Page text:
Mar 18, 2012

Ghana, for the First Time
By Alejandro Fernández Gutiérrez
(versión en español sometido antes abajo)

On March 9 for the very first time an Afro-Bolivian-Aymaran Latino visited Ghana in West Africa. I am Alejandro Fernandez Gutierrez, 26 years old, a student of a Master program. I traveled to Ghana because I am taking a class specifically about Ghana and post colonialism. However, this trip represented a lot to me in terms of identity, culture, and history.

Before joining the motherland in Ghana, I read a lot about African culture and what it represents worldwide. Pan Africanism (a concept promoted by W.E.B. Du Bois), an idea of ​​unity and power in Africa marked the first step of my interest in Ghana. These ideas of ​​Pan Africanism and unifying Africa now make more sense to me. I analyzed it and I liked it. I hope that my generation or the following one can continue with this great idea. Africa by Africans and for Africans.

African culture is present in all aspects worldwide. For example, Candombe from Uruguay, Salsa from Colombia, Samba from Brazil, and Highlife from Ghana. Looking at children and dancing with them during my visit made me think that between them and I there is no difference. If the color of my skin is a little bit less dark that does not make me any less or more of an African Descendant. Music is in our veins and the sounds of the drums are our passport. African black culture colonized the world and today is one of the most influential in all that we can call music.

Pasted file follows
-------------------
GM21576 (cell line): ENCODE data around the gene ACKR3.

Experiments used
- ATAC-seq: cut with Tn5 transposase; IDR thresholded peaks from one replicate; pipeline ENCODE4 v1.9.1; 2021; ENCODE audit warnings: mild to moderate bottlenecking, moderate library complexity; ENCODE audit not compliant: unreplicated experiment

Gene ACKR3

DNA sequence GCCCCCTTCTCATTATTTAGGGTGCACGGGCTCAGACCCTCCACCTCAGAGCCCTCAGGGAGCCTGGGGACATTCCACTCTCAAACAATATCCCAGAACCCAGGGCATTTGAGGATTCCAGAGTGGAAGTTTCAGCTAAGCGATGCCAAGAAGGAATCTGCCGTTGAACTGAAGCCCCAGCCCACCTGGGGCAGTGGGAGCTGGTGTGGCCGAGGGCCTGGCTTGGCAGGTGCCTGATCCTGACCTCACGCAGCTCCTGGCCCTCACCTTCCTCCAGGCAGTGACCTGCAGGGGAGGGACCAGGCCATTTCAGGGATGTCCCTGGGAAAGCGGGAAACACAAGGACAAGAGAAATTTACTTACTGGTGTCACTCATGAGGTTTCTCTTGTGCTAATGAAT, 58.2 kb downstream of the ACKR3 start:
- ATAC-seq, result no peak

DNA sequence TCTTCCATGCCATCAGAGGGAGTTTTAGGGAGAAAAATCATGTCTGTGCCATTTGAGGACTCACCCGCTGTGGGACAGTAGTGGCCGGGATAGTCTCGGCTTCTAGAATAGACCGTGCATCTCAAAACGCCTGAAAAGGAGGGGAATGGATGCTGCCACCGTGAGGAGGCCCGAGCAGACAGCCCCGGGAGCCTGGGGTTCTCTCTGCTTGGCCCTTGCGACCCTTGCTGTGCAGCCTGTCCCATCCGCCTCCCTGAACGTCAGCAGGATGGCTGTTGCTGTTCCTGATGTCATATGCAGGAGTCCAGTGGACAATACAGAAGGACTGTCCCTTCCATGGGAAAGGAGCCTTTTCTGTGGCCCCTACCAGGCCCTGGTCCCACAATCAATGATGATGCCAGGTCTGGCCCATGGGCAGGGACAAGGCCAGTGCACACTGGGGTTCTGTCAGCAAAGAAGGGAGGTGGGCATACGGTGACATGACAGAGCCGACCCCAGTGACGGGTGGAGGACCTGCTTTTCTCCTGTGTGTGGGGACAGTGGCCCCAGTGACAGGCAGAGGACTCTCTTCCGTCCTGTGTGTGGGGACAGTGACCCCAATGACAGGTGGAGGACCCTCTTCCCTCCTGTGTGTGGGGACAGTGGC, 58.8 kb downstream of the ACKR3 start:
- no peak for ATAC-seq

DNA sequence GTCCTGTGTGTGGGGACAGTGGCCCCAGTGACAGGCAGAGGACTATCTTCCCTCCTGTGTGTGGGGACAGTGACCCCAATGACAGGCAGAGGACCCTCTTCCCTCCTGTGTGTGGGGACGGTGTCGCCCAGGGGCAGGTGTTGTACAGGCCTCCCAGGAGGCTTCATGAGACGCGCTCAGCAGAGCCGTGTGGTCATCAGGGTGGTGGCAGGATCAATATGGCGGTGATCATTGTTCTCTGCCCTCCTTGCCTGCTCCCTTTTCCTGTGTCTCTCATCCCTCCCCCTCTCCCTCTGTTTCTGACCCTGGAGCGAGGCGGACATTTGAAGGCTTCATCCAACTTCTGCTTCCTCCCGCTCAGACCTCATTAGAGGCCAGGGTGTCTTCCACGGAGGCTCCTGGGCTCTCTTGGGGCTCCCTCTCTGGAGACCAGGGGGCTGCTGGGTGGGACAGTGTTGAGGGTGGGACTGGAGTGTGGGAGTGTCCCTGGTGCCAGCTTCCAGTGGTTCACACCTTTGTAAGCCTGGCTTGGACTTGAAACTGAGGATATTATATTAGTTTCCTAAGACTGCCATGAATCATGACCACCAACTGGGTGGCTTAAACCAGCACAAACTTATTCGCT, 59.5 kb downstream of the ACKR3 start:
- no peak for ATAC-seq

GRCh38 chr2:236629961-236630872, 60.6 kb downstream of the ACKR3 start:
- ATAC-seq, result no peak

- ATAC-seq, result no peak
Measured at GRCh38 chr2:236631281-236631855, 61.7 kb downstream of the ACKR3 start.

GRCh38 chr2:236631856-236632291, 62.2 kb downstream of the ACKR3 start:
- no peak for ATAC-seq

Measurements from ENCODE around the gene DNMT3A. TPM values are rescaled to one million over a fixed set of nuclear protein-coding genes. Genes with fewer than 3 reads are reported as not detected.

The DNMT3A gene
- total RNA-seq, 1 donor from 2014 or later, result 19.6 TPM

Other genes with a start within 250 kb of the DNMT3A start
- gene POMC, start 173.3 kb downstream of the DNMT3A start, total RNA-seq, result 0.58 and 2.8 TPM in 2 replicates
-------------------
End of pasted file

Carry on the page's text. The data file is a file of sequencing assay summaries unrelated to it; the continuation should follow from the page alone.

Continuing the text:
Finally, the story is difficult and hard to describe for Africans themselves. Africa suffered one of the worst genocides in the human history. The colonizer got into the jungle to impose a culture and take them as slaves. This is the story that will live for generations so as to not repeat it anymore! The world has to know that Africa was invaded by white "modern" Europeans who did not think of their neighbor, much less in cooperation. They destroyed a past existence called culture, but today I'm here like many young men and women of the Afro-Diaspora willing to raise our voices and tell the world that we are proud to not only be not part of a culture and history that was unjustly inflicted, but also musically influential. The world knows a lot and in terms of music, dance, and food, but the world should not forget that all of them come from a place called Africa!